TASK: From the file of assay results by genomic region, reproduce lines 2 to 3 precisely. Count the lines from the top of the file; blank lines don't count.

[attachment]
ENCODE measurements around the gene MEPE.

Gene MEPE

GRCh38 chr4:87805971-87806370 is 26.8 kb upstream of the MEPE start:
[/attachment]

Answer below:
Gene MEPE

GRCh38 chr4:87805971-87806370 is 26.8 kb upstream of the MEPE start: